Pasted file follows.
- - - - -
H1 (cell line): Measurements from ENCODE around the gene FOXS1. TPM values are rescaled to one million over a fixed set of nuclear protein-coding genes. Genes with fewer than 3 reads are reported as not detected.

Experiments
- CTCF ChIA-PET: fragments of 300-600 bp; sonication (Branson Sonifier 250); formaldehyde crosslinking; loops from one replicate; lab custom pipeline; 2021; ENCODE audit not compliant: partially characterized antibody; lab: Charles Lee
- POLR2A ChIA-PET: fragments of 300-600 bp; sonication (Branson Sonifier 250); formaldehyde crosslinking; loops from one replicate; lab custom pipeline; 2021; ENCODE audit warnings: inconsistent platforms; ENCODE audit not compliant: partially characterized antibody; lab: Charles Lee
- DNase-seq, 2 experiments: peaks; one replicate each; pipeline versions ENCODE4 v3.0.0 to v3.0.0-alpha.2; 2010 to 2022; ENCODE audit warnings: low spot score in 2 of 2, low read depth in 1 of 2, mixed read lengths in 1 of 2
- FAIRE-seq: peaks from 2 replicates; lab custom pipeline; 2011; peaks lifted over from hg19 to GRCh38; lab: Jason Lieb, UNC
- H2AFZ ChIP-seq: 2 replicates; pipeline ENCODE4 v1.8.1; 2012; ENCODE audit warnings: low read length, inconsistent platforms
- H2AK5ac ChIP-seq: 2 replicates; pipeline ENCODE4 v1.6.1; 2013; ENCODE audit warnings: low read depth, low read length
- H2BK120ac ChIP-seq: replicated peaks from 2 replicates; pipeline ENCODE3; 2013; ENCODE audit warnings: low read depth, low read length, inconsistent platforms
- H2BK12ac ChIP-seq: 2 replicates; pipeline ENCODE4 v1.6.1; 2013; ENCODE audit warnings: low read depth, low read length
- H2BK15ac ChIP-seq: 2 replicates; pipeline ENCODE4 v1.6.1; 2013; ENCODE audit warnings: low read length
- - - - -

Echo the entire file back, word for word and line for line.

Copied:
H1 (cell line): Measurements from ENCODE around the gene FOXS1. TPM values are rescaled to one million over a fixed set of nuclear protein-coding genes. Genes with fewer than 3 reads are reported as not detected.

Experiments
- CTCF ChIA-PET: fragments of 300-600 bp; sonication (Branson Sonifier 250); formaldehyde crosslinking; loops from one replicate; lab custom pipeline; 2021; ENCODE audit not compliant: partially characterized antibody; lab: Charles Lee
- POLR2A ChIA-PET: fragments of 300-600 bp; sonication (Branson Sonifier 250); formaldehyde crosslinking; loops from one replicate; lab custom pipeline; 2021; ENCODE audit warnings: inconsistent platforms; ENCODE audit not compliant: partially characterized antibody; lab: Charles Lee
- DNase-seq, 2 experiments: peaks; one replicate each; pipeline versions ENCODE4 v3.0.0 to v3.0.0-alpha.2; 2010 to 2022; ENCODE audit warnings: low spot score in 2 of 2, low read depth in 1 of 2, mixed read lengths in 1 of 2
- FAIRE-seq: peaks from 2 replicates; lab custom pipeline; 2011; peaks lifted over from hg19 to GRCh38; lab: Jason Lieb, UNC
- H2AFZ ChIP-seq: 2 replicates; pipeline ENCODE4 v1.8.1; 2012; ENCODE audit warnings: low read length, inconsistent platforms
- H2AK5ac ChIP-seq: 2 replicates; pipeline ENCODE4 v1.6.1; 2013; ENCODE audit warnings: low read depth, low read length
- H2BK120ac ChIP-seq: replicated peaks from 2 replicates; pipeline ENCODE3; 2013; ENCODE audit warnings: low read depth, low read length, inconsistent platforms
- H2BK12ac ChIP-seq: 2 replicates; pipeline ENCODE4 v1.6.1; 2013; ENCODE audit warnings: low read depth, low read length
- H2BK15ac ChIP-seq: 2 replicates; pipeline ENCODE4 v1.6.1; 2013; ENCODE audit warnings: low read length